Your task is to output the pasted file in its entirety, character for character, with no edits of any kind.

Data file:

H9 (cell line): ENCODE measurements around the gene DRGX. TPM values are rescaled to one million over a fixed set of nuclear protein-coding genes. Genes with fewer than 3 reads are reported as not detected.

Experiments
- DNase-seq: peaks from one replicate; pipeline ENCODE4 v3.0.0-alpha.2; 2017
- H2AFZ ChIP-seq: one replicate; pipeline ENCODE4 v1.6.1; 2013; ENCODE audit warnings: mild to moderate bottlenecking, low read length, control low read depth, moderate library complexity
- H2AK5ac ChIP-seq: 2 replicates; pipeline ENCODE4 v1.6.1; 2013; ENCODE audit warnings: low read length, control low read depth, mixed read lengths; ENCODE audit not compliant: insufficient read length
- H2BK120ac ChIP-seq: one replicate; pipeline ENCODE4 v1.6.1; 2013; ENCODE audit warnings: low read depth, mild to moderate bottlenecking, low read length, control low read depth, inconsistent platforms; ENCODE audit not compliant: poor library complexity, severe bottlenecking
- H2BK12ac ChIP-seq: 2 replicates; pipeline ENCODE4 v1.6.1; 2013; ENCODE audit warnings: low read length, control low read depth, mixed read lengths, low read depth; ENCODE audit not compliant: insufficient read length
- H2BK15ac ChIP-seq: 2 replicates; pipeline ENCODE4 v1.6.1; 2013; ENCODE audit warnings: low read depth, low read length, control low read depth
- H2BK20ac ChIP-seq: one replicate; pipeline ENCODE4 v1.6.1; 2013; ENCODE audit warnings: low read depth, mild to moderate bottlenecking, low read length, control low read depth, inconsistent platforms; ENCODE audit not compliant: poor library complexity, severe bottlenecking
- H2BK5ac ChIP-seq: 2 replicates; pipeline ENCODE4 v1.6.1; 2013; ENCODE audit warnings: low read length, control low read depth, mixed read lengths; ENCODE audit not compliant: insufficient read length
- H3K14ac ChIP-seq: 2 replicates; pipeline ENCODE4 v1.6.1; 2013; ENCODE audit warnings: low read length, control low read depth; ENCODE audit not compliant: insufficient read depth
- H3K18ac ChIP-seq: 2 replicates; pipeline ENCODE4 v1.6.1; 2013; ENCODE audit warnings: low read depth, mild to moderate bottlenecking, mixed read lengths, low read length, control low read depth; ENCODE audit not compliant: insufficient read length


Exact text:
H9 (cell line): ENCODE measurements around the gene DRGX. TPM values are rescaled to one million over a fixed set of nuclear protein-coding genes. Genes with fewer than 3 reads are reported as not detected.

Experiments
- DNase-seq: peaks from one replicate; pipeline ENCODE4 v3.0.0-alpha.2; 2017
- H2AFZ ChIP-seq: one replicate; pipeline ENCODE4 v1.6.1; 2013; ENCODE audit warnings: mild to moderate bottlenecking, low read length, control low read depth, moderate library complexity
- H2AK5ac ChIP-seq: 2 replicates; pipeline ENCODE4 v1.6.1; 2013; ENCODE audit warnings: low read length, control low read depth, mixed read lengths; ENCODE audit not compliant: insufficient read length
- H2BK120ac ChIP-seq: one replicate; pipeline ENCODE4 v1.6.1; 2013; ENCODE audit warnings: low read depth, mild to moderate bottlenecking, low read length, control low read depth, inconsistent platforms; ENCODE audit not compliant: poor library complexity, severe bottlenecking
- H2BK12ac ChIP-seq: 2 replicates; pipeline ENCODE4 v1.6.1; 2013; ENCODE audit warnings: low read length, control low read depth, mixed read lengths, low read depth; ENCODE audit not compliant: insufficient read length
- H2BK15ac ChIP-seq: 2 replicates; pipeline ENCODE4 v1.6.1; 2013; ENCODE audit warnings: low read depth, low read length, control low read depth
- H2BK20ac ChIP-seq: one replicate; pipeline ENCODE4 v1.6.1; 2013; ENCODE audit warnings: low read depth, mild to moderate bottlenecking, low read length, control low read depth, inconsistent platforms; ENCODE audit not compliant: poor library complexity, severe bottlenecking
- H2BK5ac ChIP-seq: 2 replicates; pipeline ENCODE4 v1.6.1; 2013; ENCODE audit warnings: low read length, control low read depth, mixed read lengths; ENCODE audit not compliant: insufficient read length
- H3K14ac ChIP-seq: 2 replicates; pipeline ENCODE4 v1.6.1; 2013; ENCODE audit warnings: low read length, control low read depth; ENCODE audit not compliant: insufficient read depth
- H3K18ac ChIP-seq: 2 replicates; pipeline ENCODE4 v1.6.1; 2013; ENCODE audit warnings: low read depth, mild to moderate bottlenecking, mixed read lengths, low read length, control low read depth; ENCODE audit not compliant: insufficient read length